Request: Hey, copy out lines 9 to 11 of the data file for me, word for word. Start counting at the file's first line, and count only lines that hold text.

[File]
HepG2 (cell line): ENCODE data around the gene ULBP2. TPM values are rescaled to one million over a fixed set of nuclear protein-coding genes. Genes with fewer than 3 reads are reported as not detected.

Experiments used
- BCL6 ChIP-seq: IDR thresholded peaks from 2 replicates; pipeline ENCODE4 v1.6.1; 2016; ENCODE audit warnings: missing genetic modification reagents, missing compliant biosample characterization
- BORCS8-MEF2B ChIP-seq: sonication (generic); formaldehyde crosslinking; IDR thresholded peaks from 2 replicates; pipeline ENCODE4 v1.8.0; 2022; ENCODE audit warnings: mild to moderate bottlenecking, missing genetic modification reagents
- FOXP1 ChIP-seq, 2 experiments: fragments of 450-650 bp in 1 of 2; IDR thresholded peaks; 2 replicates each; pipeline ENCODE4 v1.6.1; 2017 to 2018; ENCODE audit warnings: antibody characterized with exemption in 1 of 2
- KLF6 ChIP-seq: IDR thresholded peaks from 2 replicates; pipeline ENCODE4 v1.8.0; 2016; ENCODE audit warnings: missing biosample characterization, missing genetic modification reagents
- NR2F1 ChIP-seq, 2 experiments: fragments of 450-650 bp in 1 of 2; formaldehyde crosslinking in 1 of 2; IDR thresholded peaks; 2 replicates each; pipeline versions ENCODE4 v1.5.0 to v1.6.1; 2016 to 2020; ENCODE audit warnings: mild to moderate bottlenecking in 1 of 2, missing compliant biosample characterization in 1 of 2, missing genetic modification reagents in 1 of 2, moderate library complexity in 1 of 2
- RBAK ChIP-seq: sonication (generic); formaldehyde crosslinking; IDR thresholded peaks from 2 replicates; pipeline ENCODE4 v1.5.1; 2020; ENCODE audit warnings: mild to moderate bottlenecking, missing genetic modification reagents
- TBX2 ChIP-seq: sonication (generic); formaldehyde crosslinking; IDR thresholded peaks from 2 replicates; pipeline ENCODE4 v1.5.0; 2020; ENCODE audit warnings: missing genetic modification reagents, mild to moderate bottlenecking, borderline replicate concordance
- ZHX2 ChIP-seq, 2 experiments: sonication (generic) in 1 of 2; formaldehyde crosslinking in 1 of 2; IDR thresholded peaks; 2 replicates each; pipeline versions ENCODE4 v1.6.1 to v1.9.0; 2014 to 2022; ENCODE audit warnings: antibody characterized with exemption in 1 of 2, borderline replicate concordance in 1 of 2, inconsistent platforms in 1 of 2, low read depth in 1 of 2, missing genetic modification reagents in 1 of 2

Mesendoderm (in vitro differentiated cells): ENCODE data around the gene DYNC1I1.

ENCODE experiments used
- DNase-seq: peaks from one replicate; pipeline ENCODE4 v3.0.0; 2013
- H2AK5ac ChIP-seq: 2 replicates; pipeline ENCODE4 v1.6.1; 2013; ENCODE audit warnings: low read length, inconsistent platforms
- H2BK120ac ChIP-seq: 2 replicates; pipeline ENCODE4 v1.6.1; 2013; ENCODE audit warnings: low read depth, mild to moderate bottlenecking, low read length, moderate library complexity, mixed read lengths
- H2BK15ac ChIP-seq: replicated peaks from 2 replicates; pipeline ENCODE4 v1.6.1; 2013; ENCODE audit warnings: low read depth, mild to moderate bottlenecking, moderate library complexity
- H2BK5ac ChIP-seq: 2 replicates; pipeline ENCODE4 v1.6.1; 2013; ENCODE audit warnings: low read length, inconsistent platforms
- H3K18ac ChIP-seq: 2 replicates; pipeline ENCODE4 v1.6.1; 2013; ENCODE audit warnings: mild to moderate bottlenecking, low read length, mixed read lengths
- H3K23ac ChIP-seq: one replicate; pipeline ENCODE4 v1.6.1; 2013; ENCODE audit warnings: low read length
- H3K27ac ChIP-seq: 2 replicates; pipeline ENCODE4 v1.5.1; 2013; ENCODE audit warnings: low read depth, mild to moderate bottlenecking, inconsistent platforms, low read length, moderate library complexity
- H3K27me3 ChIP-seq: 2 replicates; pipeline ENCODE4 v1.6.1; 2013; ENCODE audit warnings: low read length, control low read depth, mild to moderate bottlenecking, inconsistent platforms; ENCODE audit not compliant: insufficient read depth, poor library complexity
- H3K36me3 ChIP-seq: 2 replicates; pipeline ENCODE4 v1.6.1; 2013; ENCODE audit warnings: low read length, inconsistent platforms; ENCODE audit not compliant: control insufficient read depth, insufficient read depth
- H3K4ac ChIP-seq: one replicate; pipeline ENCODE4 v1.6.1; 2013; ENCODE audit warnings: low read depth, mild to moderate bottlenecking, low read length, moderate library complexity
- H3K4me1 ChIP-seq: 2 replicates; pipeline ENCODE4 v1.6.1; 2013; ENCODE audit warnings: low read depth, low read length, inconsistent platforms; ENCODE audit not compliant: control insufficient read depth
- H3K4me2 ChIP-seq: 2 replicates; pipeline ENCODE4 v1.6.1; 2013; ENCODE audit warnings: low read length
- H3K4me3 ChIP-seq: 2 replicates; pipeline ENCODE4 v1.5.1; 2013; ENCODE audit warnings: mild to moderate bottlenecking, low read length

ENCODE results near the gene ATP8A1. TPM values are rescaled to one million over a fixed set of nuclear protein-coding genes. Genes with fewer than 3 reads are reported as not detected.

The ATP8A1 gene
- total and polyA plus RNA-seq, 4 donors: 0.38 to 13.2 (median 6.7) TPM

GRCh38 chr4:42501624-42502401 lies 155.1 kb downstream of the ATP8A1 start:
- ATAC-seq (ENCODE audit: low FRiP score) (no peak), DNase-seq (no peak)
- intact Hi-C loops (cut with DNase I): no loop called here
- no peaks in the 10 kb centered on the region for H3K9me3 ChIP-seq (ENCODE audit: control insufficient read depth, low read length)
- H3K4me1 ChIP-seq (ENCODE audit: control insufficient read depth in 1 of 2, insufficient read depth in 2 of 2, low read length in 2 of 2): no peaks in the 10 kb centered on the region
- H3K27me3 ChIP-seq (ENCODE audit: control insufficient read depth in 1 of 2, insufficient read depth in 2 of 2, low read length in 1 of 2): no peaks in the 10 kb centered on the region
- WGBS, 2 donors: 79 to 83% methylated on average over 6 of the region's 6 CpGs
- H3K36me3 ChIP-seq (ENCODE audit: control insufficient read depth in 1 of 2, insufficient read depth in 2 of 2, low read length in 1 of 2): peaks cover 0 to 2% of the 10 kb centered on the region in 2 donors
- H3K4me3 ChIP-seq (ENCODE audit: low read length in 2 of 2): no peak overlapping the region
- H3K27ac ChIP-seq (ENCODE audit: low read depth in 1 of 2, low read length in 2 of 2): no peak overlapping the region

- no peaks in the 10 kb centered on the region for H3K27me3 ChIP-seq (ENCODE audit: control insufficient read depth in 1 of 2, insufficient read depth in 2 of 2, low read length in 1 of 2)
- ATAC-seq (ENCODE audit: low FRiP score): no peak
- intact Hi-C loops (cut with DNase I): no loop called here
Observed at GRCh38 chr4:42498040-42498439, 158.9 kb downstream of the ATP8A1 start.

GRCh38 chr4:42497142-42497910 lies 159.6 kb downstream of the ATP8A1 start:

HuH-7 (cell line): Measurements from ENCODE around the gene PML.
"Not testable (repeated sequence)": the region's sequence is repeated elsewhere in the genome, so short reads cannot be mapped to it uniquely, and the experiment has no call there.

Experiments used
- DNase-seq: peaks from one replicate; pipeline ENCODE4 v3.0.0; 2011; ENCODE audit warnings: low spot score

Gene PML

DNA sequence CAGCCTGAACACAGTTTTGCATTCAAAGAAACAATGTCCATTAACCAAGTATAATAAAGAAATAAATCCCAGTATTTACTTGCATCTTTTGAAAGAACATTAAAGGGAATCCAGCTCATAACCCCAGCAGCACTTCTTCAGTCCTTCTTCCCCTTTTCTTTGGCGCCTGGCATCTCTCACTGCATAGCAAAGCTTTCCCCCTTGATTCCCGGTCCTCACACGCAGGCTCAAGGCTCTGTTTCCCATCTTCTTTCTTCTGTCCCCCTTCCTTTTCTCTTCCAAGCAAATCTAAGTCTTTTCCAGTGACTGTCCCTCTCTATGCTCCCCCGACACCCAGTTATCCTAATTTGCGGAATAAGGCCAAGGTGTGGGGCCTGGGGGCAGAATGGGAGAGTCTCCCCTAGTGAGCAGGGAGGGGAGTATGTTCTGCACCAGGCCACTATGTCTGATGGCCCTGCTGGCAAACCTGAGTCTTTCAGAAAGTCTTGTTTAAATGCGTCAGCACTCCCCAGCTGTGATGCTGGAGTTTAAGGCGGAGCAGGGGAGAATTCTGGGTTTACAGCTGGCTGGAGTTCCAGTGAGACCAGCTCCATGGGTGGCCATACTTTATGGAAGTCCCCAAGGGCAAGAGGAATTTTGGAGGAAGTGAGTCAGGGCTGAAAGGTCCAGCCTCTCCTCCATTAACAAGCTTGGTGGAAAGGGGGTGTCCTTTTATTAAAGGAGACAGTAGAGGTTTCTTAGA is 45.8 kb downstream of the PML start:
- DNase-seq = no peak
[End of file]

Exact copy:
- TBX2 ChIP-seq: sonication (generic); formaldehyde crosslinking; IDR thresholded peaks from 2 replicates; pipeline ENCODE4 v1.5.0; 2020; ENCODE audit warnings: missing genetic modification reagents, mild to moderate bottlenecking, borderline replicate concordance
- ZHX2 ChIP-seq, 2 experiments: sonication (generic) in 1 of 2; formaldehyde crosslinking in 1 of 2; IDR thresholded peaks; 2 replicates each; pipeline versions ENCODE4 v1.6.1 to v1.9.0; 2014 to 2022; ENCODE audit warnings: antibody characterized with exemption in 1 of 2, borderline replicate concordance in 1 of 2, inconsistent platforms in 1 of 2, low read depth in 1 of 2, missing genetic modification reagents in 1 of 2

Mesendoderm (in vitro differentiated cells): ENCODE data around the gene DYNC1I1.